By Steve Donoghue
Recently – I know this will shock you – there was a little dust-up on Twitter. Since this one was about books and the reading and writing world, it was a relatively minor dust-up, of course, but it was almost squarely in my own target-range of interest: it dealt with book reviewing, which this columnist has been doing at a fairly steady clip for a fairly long time.
The dust-up started on a book site called Bookanon, an article called “The Troubling Trend with ARC Readers,” which was all about readers who sign up to receive ARCs but then don’t go on to write reviews of those ARCs. The author of the article spends the length of the piece scolding such readers. “Not reviewing a book you have been given as an ARC, with the full understanding that such a review is part of the implicit contract, is THEFT,” the author writes. “Now, the author may not call you out on it (and probably shouldn’t, for PR and business reasons), but I’m sitting here today on my own blog calling it exactly what it is, and if I’m stepping on your toes … be glad I’m not kicking you in the ass like you deserve.”
Well OK then, I thought. Want to take a deep breath?
Maybe we should clarify terms? ARC stands for Advance Reading Copy, and there are plenty of programs that offer ARCs to people who sign up to provide reviews (NetGalley is probably the best-known of these programs, but there are lots of others). And the article’s author is quite right in pointing out that many people sign up for such programs solely to score themselves some free books. They don’t ever leave any reviews, and maybe they don’t even intend to.
And the reason the article’s author is so worked up is something a great many readers often don’t realize: most books live and die by reviews.
Aside from the occasional juggernaut on the literary scene (writers like Nora Roberts or Stephen King, whose business has grown into a self-sustaining then), this has always been the case, and that’s not the part that sometimes slips by readers. No, the key part of the subject is that books live or die by ANY kind of review – we’re not talking here only about positive assessments.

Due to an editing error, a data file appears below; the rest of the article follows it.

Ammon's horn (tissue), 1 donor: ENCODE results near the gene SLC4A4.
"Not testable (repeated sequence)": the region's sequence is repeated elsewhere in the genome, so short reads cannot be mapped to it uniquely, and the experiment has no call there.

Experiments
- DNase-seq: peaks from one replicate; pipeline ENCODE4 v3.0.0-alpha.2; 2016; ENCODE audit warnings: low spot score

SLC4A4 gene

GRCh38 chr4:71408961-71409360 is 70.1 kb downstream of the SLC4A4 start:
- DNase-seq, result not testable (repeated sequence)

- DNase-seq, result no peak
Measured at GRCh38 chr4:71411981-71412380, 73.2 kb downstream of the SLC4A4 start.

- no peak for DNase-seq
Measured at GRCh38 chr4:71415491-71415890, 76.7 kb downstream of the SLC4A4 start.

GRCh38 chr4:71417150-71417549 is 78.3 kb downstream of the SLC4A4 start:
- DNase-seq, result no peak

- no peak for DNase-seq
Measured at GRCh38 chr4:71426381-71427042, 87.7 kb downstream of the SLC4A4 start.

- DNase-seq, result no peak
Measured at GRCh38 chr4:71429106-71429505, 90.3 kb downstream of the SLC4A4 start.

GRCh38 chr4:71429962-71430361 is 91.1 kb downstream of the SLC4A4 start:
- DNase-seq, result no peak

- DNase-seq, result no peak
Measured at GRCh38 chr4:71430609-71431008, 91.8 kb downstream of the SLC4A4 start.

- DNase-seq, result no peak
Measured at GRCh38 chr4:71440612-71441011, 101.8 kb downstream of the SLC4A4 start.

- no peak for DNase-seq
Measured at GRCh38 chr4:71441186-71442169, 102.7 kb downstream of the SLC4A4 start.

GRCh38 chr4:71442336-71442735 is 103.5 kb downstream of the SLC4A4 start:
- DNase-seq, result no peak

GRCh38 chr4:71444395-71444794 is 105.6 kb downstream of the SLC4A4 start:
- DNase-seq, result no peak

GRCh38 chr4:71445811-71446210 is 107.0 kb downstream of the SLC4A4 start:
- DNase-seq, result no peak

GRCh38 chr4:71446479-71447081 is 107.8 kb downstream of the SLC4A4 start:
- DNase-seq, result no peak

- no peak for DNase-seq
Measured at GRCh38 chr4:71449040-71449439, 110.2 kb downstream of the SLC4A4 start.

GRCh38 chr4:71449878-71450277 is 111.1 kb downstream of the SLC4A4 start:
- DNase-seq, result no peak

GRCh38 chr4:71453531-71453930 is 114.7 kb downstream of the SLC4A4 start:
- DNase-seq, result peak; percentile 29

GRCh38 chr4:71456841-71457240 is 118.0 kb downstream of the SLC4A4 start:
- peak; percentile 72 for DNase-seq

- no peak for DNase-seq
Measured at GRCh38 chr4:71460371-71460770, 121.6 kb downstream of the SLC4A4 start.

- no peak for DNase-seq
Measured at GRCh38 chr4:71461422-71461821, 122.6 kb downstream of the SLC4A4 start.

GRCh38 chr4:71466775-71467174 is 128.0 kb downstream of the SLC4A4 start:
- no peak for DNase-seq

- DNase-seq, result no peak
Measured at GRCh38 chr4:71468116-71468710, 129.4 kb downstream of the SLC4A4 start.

We’ve all heard the old saying “There’s no such thing as bad publicity,” and we all know how much of it is hyperbole. But there are hundreds of thousands of new books published every year in the US alone – everything from major new releases to thousands and thousands of self-published indie titles. It’s never been easier to get your words into print – which means it’s never been more important to get somebody to notice your words before they’re lost in a swelling sea of verbiage.
The Bookanon author knows this, naturally, and comments that reviews – any kind of reviews – are “worth their weight in gold as far as sales go.” The article goes on to say, “On Amazon, once a book gets just a few dozen reviews, Amazon’s AI will start recommending the book, and the more reviews a book gets the more Amazon’s AI starts recommending it.”
This is entirely true, and it can make a crucial difference to indie authors who are pouring their hearts (and quite a bit of their money) into books only to wonder if anybody other than their friends and family are even seeing those books. Hence the existence of programs like NetGalley, but also, most of all, the importance of reviews on Amazon, where most people find their indie titles.
And much as it might grate for me to admit it, that Bookanon article was also entirely correct about the low-grade perfidy of signing up for ARCs as part of programs designed for generating reviews (even hostile one – that earlier point was bitterly true: there’s nothing worse for an author than silence). Although there’s usually no formal contract involved, it’s understood that you’ll write a review in exchange for a free book.
No, my problem is with programs like that existing at all, since the things they generate aren’t really reviews so much as unpaid freelance extensions of a book’s marketing campaign. It doesn’t matter that the freelancers in question are usually free to dislike the ARCs they get – again, it’s the very existence of the review that’s the important thing to that marketing campaign, and that’s the thing these ARC-gobblers are signing up to provide, without knowing anything about the quality of the book.
It might seem odd, but a reviewer’s freedom to ignore a book is a powerfully important element of the trade … specifically because of those previously-mentioned facts: most books live and die by reviews, and pretty much any review helps a book. If you promise to review a book sight-unseen, you should keep your promise. But you shouldn’t promise; if you want a job in marketing, get a job in marketing and leave the reviewing to people who haven’t compromised their discretion for a free book or two.